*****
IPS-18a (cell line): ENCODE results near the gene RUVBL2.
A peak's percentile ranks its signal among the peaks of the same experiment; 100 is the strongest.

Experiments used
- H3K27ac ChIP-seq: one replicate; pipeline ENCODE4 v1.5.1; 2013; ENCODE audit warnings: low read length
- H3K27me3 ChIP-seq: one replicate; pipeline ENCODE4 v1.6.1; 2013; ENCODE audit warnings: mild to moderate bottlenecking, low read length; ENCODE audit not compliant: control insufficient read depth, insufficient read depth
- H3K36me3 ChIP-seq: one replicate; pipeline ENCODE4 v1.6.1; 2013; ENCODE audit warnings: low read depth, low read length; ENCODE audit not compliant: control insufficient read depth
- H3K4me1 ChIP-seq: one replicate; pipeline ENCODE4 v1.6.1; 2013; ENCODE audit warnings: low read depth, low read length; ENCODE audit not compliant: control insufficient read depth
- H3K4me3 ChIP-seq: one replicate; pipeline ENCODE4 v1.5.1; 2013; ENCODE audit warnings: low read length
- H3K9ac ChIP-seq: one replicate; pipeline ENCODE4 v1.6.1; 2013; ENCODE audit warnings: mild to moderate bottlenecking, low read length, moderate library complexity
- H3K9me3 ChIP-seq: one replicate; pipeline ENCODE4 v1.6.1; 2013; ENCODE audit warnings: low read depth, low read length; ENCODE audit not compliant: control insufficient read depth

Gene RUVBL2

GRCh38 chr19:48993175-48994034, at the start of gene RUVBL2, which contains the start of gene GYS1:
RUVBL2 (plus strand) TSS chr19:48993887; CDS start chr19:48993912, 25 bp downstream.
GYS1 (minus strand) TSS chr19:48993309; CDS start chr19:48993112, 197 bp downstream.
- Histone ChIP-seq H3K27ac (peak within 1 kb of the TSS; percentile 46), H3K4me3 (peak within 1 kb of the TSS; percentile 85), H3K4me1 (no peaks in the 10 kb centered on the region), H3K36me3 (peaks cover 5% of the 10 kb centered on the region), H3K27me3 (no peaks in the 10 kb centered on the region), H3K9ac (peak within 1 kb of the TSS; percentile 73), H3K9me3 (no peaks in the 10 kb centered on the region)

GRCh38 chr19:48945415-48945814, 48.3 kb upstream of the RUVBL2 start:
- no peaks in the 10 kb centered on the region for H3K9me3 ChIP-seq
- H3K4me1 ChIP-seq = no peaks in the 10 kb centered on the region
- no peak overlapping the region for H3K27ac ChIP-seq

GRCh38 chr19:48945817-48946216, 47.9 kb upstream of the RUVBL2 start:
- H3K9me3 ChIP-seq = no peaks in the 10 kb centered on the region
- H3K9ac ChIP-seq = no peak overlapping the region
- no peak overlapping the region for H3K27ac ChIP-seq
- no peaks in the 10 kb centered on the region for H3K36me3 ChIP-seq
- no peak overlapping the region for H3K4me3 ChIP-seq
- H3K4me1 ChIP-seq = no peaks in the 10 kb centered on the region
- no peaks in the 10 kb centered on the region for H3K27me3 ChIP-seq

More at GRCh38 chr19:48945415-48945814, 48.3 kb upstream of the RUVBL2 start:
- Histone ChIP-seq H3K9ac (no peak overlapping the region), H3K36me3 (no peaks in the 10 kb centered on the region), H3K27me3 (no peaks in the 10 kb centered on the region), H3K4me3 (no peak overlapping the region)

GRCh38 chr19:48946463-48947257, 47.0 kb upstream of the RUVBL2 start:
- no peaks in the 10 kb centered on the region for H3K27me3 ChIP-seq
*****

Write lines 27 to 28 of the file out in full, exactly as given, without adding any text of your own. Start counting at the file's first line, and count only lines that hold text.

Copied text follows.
- no peaks in the 10 kb centered on the region for H3K27me3 ChIP-seq

More at GRCh38 chr19:48945415-48945814, 48.3 kb upstream of the RUVBL2 start: